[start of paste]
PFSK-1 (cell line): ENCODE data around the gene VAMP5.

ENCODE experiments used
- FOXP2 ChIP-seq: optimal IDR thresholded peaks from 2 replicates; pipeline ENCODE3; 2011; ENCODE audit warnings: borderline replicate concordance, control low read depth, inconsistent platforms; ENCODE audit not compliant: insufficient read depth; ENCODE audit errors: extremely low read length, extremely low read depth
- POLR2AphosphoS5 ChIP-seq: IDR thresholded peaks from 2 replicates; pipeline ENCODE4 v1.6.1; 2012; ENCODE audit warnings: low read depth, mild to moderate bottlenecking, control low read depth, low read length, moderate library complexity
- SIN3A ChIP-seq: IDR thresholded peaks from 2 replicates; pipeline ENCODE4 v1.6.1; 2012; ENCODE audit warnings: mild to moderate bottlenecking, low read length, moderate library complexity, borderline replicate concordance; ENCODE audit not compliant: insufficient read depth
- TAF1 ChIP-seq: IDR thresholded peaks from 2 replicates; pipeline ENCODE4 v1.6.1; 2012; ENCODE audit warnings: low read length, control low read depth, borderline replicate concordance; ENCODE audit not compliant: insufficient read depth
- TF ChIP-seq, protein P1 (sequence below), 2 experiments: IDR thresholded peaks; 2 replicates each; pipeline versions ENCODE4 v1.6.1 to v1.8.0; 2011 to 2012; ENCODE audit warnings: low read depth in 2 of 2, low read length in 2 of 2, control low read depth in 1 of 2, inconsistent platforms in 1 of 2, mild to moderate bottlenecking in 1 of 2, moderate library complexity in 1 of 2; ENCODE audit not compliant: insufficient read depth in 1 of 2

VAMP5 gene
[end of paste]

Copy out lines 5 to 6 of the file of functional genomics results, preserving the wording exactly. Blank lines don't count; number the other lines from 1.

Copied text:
- SIN3A ChIP-seq: IDR thresholded peaks from 2 replicates; pipeline ENCODE4 v1.6.1; 2012; ENCODE audit warnings: mild to moderate bottlenecking, low read length, moderate library complexity, borderline replicate concordance; ENCODE audit not compliant: insufficient read depth
- TAF1 ChIP-seq: IDR thresholded peaks from 2 replicates; pipeline ENCODE4 v1.6.1; 2012; ENCODE audit warnings: low read length, control low read depth, borderline replicate concordance; ENCODE audit not compliant: insufficient read depth